INNER JOIN sys.foreign_key_columns AS fkc 
    ON fkc.referenced_column_id = c.column_id
    AND fkc.referenced_object_id = c.[object_id]
    WHERE fkc.constraint_object_id = fk.[object_id]
    ORDER BY fkc.constraint_column_id 
    FOR XML PATH(N''), TYPE).value(N'.[1]', N'nvarchar(max)'), 1, 1, N'') + ');'
FROM sys.foreign_keys AS fk
INNER JOIN sys.tables AS rt -- referenced table
  ON fk.referenced_object_id = rt.[object_id]
INNER JOIN sys.schemas AS rs ON rt.[schema_id] = rs.[schema_id]
INNER JOIN sys.tables AS ct -- constraint table
  ON fk.parent_object_id = ct.[object_id]
INNER JOIN sys.schemas AS cs ON ct.[schema_id] = cs.[schema_id];
--WHERE rt.name LIKE N'%some pattern%'
--WHERE rs.name = N'some_schema'

PRINT @create;

When you're happy with the output (keep in mind that PRINT is limited to 8K, so it may look like the command is truncated), add this to the end, and run it again:

EXEC sp_executesql @drop;

-- drop and re-create the table here, whatever that needs to entail

EXEC sp_executesql @create;
  • Thank you so much for posting your script. I just have to figuer out why its dropping more constraints (34 foreign keys) versus creating or adding only 23. So I restore the database again from a fresh backup copy and its the same thing! I realized later that few of the foreign keys the script is dropping is not a constraint and when I attempt to add them back, I get an error of a conflict of one of the FKs, but its adding back the rest. You were right about the PRINT so I run the EXEC sp_executesql at Create or drop but it's still truncating so I type the missing ones. – Shayma Ahmad Sep 24 '14 at 15:49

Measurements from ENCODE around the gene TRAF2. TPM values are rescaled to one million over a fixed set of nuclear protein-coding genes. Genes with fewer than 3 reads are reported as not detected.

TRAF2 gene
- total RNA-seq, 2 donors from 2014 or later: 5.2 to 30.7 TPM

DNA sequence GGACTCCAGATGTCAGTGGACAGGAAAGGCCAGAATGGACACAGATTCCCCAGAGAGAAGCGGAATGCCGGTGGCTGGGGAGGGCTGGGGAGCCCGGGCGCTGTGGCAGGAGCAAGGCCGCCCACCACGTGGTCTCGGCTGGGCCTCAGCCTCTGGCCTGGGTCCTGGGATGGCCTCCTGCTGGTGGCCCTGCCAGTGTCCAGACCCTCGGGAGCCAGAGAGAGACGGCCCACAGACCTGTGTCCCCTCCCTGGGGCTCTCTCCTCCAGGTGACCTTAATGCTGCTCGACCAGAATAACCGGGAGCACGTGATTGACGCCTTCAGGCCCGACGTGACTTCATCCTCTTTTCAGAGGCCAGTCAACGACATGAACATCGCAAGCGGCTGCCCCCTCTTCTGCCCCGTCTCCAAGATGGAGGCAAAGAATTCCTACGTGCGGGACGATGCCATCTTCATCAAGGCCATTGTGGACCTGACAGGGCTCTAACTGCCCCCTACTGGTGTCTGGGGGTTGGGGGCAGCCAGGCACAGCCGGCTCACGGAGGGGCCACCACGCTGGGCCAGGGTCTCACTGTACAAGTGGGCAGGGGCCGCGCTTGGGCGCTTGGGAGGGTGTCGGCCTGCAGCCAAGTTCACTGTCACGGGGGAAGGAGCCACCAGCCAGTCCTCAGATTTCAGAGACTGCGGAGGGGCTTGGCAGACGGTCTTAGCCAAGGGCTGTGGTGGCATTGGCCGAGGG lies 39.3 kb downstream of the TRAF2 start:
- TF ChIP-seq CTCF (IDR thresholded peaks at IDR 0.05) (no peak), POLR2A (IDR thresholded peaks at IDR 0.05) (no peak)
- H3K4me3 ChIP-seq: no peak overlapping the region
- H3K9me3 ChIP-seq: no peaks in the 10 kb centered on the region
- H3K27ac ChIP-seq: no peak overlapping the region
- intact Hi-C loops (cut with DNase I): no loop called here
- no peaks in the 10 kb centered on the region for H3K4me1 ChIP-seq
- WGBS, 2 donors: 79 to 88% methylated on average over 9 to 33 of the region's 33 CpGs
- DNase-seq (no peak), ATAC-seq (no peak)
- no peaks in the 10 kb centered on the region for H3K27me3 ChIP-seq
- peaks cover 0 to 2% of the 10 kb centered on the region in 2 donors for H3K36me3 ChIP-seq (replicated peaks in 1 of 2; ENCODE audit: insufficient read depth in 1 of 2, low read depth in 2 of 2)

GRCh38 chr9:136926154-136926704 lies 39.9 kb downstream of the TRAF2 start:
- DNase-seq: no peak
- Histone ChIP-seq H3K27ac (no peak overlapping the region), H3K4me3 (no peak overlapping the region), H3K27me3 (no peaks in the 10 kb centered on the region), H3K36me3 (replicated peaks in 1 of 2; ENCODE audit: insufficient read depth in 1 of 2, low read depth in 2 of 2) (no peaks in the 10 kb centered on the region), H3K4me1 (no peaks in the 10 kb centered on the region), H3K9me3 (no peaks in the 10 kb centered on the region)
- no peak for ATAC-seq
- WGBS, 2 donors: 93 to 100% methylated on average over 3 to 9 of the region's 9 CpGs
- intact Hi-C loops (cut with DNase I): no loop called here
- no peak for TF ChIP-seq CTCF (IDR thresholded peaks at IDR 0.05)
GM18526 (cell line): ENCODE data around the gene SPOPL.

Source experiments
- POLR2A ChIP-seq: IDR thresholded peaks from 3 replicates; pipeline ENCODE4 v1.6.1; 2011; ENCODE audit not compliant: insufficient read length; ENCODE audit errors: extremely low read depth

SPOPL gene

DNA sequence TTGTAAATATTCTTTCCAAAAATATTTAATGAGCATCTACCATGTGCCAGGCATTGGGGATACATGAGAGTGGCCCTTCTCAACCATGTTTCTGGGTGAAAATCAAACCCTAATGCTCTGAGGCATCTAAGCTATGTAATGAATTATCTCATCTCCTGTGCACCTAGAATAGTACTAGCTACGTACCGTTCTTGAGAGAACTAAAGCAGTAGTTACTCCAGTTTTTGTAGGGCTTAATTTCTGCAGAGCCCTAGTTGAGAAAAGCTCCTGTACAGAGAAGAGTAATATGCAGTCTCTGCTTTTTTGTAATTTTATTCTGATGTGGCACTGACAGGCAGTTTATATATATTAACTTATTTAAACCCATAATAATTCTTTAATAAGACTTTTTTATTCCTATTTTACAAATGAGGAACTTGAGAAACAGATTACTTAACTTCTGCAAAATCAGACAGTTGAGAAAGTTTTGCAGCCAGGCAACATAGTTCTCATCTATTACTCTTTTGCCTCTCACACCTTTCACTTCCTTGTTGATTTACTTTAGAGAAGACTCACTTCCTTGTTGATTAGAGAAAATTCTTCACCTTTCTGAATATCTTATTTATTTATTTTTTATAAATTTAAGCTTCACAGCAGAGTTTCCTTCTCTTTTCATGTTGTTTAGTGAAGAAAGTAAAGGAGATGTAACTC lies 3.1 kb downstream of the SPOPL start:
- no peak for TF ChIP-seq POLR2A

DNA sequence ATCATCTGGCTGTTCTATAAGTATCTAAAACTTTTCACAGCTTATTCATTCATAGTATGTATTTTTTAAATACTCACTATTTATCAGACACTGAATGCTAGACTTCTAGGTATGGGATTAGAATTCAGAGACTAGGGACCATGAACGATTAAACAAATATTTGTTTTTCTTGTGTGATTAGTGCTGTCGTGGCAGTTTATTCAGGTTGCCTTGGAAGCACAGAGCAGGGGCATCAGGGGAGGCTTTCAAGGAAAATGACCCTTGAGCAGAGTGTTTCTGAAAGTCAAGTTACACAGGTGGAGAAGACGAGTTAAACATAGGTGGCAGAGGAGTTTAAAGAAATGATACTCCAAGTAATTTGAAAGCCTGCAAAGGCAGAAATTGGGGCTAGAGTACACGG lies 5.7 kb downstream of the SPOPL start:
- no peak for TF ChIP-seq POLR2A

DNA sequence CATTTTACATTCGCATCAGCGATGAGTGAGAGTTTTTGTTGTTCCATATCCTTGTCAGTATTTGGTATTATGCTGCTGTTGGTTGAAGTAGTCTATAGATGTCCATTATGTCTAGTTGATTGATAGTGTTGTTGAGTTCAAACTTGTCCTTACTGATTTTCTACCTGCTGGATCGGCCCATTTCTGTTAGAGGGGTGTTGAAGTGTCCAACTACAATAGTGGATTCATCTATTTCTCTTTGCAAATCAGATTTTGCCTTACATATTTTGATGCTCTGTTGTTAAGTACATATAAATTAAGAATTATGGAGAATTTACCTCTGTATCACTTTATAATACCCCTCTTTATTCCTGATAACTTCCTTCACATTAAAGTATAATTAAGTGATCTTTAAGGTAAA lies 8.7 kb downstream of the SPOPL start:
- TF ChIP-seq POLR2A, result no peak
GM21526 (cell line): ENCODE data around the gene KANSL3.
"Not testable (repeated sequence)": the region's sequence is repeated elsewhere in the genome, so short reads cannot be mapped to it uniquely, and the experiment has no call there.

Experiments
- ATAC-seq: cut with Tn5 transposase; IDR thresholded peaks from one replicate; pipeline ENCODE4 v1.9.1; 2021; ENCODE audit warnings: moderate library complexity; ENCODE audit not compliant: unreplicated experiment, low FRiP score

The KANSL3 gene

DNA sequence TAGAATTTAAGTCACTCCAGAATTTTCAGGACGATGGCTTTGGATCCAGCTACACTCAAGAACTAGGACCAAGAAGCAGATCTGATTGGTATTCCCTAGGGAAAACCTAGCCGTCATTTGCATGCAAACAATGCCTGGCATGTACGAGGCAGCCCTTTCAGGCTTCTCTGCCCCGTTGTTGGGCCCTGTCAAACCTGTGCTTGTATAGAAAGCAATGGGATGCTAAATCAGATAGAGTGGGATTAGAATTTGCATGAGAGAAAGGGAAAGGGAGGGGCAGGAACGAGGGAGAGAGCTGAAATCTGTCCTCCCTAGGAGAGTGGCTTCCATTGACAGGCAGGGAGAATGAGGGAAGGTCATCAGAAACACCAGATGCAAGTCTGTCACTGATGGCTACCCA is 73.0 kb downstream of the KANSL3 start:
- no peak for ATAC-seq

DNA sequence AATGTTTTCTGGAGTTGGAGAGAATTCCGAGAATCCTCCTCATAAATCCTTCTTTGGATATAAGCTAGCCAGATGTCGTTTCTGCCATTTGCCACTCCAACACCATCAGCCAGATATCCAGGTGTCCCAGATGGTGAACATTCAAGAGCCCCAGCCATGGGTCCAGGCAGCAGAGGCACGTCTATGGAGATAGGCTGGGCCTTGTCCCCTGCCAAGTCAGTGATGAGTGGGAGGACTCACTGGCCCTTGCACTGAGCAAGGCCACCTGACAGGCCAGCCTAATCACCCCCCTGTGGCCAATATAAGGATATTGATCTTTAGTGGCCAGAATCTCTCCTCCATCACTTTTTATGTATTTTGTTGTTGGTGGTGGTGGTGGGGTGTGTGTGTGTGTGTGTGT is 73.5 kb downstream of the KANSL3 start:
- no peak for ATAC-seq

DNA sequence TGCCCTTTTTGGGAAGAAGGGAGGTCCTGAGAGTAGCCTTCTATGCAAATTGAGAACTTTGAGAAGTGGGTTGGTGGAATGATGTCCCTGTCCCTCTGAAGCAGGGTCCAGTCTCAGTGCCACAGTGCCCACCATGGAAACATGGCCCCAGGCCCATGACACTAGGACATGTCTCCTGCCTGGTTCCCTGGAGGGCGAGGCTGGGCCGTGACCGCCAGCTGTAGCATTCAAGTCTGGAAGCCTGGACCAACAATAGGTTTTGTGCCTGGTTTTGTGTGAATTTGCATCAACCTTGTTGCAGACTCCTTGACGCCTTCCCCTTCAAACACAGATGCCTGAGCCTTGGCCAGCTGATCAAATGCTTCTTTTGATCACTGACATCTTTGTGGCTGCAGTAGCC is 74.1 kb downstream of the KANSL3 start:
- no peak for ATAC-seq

• @Shayma I have no idea how to determine how it could drop 34 and create 23. Are you running the create script after you've executed (part of) the drop script? It would only be truncating anything (how do you know it's truncating anything?) if you chose something other than NVARCHAR(MAX) for the variables. – Aaron Bertrand Sep 24 '14 at 15:52
  • I'm running the Create script right after my full backup restore, so I get 24 and then I select everything from Sys.Foreign_Keys that gives me all my current FKs of 34, which tells me that the Create script is truncating the rest of them as the last Alter statement (24th) in the output of the Create script is missing the name of the Foreign key that its referencing, so I manually type the rest of it when I paste it into my query editor window, so it seems I have to see which ones are also missing to total it to 34 Alter Add statements for each drop. – Shayma Ahmad Sep 24 '14 at 16:57
  • 1
    Sorry, I don't know how to help debug this, but I can assure you the command is not being truncated. If you're trying to validate the contents of the variables using PRINT or SELECT, these will be limited by the output support of those commands (see mssqltips.com/sqlservertip/3185/…). So if you are printing the commands and then copying the printout and executing it, stop doing that! If you need to store the commands between a backup and a restore, insert the variables into a table in a different database. – Aaron Bertrand Sep 24 '14 at 17:01
  • That probably also explains why the drop script is longer - it gets cut off later because the drop command for each constraint will be fewer characters than the equivalent create command (since the drop only names the constraint, but the create has to list the target table and the columns)... – Aaron Bertrand Sep 24 '14 at 17:06